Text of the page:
However. And isn’t there always a however? The toilet paper: it was incredibly difficult to remove from the roll, so for those of us who might need to go to the bathroom during the night, we took pieces of it off the roll and hung it on the towel rack. It was a particularly noisy operation and we didn’t want to wake everyone up. The heat got turned off at 10 PM and did not return until 7 AM. Breakfast, as good as it was, did not get served until 9 AM (horrendously late for me!)
The menu was quite pricey but it was the only game in town so on Friday night we ate there. However, on Saturday we headed into the mall in Skopje (20 minutes by bus) and had a wonderful and incredibly filling lunch and picked up crackers, cheese, and chocolate to go with the fruit stashed in our room for dinner. On the way back, as we exited the village of Gllumovë, the bus stopped, backed into a side street and had everyone get off. Um, what is the issue? We have no idea, but we now have to walk back to the hotel–about 3 miles and most of it uphill. We took our time and admired the countryside coming to life. We got back to the hotel in time to sit out on the deck and play a couple of games of banana grams and drink some wine/juice. As the sun set over the canyon, they brought us blankets to wrap around ourselves to stay warm. We finally retired for the night and went upstairs to our sumptuous and decadent meal of cheese, crackers, chocolate, fruit and more wine and watch a movie: The Best Exotic Marigold Hotel. But enough about us PCV’s and our adventures. Here are some pictures and here is a website for you to check out as well. Enjoy. Next stop: Heraclea Lyncestis.
Prior to going into my classroom yesterday, the boys were apparently being rowdy. I was hesitant to even go in the classroom as Jeta had not yet arrived at school. However, I had to go talk to them about the spelling bee qualifiers so I headed that direction. Sami, the math teacher, was also headed that direction. The minute he walked in he started asking questions and then yelling. He then systematically went through the room and grabbed each boy by the left ear, slapped his right cheek and then grabbed the right ear and slapped the left cheek. I was absolutely stunned. A couple of the boys cried and they had red cheeks for the rest of class. I found out later that they had been turning desks up on end and being somewhat destructive. Not sure how Sami knew to go down there but he certainly got their attention. And just as an aside, corporal punishment is prohibited by Macedonian law. I need to talk to my program manager about this.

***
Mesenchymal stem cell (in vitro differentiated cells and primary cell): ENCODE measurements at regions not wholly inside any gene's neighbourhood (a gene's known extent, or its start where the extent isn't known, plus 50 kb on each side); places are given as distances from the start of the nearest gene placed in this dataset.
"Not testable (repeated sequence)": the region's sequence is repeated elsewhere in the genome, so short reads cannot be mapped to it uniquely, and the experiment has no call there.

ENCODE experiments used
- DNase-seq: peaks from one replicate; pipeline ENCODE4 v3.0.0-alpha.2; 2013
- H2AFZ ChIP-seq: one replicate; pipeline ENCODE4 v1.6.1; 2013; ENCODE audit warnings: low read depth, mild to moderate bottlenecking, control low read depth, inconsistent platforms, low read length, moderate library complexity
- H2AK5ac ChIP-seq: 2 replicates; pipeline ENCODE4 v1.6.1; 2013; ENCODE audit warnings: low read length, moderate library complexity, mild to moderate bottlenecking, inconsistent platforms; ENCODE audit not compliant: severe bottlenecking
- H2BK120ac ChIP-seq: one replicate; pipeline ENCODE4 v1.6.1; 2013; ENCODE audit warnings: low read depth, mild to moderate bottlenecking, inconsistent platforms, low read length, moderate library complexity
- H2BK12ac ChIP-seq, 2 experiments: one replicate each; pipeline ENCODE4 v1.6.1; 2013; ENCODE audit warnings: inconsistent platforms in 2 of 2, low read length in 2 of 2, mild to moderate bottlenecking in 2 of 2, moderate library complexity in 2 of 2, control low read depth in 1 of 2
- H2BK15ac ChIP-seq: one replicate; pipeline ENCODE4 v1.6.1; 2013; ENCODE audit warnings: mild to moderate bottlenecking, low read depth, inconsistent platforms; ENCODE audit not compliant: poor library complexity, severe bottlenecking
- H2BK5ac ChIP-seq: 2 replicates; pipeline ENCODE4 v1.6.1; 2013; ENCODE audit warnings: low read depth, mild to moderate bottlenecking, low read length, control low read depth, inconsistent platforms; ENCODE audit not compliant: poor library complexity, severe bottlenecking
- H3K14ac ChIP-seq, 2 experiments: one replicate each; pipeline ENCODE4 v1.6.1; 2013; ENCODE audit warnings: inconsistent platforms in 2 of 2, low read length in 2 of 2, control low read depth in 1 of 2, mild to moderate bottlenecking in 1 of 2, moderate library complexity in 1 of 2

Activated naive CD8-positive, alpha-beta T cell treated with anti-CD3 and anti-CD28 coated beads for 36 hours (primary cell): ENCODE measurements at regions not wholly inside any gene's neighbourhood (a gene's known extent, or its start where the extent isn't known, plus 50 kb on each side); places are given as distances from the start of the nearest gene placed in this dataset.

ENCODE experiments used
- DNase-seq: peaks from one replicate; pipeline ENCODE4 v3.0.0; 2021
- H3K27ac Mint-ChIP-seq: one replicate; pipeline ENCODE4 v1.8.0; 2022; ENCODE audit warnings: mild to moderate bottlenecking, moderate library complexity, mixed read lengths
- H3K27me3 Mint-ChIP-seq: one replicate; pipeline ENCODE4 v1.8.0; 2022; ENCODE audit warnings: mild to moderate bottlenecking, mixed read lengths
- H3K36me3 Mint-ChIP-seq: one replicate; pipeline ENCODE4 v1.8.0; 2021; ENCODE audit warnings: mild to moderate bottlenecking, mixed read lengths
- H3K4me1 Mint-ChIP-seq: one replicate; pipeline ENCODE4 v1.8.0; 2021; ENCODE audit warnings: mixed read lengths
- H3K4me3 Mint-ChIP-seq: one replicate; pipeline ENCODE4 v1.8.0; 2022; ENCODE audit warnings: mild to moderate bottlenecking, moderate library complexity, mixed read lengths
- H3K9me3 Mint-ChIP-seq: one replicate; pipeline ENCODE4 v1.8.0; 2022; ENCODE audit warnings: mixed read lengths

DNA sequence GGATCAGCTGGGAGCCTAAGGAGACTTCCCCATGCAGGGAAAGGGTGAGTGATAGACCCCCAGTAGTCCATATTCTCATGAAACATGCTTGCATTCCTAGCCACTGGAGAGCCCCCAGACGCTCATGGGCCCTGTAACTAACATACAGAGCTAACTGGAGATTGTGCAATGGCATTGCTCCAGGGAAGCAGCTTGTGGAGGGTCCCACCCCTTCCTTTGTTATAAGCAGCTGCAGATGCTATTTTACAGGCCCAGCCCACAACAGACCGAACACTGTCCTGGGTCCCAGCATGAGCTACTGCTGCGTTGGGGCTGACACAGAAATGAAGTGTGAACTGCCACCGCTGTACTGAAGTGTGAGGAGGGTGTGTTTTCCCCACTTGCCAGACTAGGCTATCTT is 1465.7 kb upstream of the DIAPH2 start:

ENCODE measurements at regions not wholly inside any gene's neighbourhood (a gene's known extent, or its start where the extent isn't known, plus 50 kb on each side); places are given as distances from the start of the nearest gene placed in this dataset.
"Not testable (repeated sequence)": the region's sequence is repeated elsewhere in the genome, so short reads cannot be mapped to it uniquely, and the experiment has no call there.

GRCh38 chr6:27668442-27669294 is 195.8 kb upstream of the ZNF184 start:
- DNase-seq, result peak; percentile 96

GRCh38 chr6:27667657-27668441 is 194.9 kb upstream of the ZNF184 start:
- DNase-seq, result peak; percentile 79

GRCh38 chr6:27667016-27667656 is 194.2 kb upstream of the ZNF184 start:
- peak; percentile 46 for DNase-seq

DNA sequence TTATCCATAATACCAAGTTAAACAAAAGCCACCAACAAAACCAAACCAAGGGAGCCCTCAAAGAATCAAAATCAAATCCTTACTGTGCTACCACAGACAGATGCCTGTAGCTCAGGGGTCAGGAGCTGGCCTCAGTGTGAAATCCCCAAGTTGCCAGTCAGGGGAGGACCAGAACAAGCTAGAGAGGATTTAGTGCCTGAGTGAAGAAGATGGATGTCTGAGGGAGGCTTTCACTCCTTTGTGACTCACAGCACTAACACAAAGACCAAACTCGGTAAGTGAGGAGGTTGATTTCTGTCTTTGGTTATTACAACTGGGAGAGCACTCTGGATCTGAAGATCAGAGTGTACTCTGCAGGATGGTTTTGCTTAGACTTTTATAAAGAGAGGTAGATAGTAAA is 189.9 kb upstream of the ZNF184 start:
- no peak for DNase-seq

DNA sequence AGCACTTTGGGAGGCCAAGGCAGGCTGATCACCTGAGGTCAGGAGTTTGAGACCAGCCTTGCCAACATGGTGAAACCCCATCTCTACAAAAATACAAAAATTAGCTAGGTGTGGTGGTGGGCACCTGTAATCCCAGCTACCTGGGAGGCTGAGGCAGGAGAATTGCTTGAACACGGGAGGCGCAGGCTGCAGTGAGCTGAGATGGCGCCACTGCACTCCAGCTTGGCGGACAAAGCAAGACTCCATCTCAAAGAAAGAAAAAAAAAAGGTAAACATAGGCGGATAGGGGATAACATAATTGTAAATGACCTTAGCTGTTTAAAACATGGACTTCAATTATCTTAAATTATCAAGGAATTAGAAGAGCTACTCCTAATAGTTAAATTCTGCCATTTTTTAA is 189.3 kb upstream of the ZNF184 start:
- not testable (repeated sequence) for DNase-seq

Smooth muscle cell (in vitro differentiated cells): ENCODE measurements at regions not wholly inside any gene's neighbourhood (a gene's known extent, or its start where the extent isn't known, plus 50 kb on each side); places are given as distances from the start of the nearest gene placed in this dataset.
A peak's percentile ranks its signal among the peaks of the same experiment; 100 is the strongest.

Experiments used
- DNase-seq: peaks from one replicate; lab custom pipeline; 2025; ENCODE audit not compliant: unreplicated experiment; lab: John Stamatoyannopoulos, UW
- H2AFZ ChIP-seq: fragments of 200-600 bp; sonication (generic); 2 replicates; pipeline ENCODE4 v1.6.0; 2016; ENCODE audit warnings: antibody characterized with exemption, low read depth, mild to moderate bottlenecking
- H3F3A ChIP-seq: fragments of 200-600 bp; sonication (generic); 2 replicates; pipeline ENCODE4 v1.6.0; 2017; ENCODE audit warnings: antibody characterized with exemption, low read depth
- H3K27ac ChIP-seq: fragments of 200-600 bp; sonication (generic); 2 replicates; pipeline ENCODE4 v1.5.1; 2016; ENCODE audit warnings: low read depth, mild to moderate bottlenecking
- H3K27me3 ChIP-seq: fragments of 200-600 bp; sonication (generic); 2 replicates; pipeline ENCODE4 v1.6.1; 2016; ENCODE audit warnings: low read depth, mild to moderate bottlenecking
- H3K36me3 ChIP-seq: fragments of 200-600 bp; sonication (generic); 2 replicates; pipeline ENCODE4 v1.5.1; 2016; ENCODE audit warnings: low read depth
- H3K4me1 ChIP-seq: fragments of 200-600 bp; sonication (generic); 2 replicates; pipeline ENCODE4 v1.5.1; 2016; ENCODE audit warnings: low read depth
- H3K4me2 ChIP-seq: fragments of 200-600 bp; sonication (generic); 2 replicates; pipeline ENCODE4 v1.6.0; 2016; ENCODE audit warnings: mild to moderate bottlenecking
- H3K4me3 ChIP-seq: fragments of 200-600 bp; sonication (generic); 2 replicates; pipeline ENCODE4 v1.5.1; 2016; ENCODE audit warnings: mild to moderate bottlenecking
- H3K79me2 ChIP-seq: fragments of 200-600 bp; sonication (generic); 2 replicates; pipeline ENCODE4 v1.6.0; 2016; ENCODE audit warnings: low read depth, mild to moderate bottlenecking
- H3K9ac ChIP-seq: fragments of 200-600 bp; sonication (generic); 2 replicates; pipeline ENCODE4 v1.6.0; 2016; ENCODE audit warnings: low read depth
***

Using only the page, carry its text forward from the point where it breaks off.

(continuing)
Another thing that is a bit strange in the Macedonian schools is time management. The last class of my morning session is scheduled from 12.05 – 12.50. This is probably the only class we start on time. However, the second session students are arriving and playing out on the playground. The school buses are waiting to take students home. So we dismiss the students about 12:30. Then we pull in our class for the afternoon session, which is supposed to go from 12.50 – 13.30. by the time they get in, sit down and get their books out, it is 12.40. We teach them until 13.00 and then switch to the next class which we teach until 13.30. It is the most bizarre time management system I have ever seen. About five minutes of every class is devoted to making entries in the “red book” and then we teach. It really is not an adequate amount of time to complete much of anything! And then today, another teacher needed help with a project, so Jeta didn’t meet her afternoon classes at all. Nor did they have anyone else in the class with them. I’m not permitted to be in the classroom by myself. So, of course, they learned nothing!